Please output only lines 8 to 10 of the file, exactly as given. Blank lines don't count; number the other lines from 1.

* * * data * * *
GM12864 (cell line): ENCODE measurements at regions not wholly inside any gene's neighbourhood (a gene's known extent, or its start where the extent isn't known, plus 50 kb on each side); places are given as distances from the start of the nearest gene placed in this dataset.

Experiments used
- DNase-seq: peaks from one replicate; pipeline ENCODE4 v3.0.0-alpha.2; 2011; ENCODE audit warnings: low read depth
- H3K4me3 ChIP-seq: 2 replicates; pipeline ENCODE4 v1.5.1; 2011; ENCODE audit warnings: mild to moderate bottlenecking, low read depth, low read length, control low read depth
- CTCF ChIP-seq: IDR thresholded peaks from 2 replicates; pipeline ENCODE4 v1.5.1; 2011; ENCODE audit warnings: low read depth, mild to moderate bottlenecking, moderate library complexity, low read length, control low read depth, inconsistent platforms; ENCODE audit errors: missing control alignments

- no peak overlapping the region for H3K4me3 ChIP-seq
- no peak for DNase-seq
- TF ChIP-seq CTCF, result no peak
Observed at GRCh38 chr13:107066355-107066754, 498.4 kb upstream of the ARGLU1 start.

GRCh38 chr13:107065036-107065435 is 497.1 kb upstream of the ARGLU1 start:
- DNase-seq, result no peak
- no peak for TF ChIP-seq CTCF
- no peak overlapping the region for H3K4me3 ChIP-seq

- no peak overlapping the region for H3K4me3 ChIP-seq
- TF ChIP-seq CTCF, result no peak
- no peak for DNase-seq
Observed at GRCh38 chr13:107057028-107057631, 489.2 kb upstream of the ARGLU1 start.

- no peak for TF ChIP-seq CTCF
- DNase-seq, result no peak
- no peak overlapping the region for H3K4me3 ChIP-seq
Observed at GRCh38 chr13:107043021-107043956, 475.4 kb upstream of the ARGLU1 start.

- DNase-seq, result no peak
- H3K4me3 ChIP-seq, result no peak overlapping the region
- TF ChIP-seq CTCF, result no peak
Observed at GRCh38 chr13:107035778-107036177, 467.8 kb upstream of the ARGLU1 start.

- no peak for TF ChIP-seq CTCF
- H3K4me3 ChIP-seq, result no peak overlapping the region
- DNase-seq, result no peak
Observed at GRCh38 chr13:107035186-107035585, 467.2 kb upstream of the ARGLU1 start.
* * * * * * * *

- TF ChIP-seq CTCF, result no peak
Observed at GRCh38 chr13:107066355-107066754, 498.4 kb upstream of the ARGLU1 start.

GRCh38 chr13:107065036-107065435 is 497.1 kb upstream of the ARGLU1 start: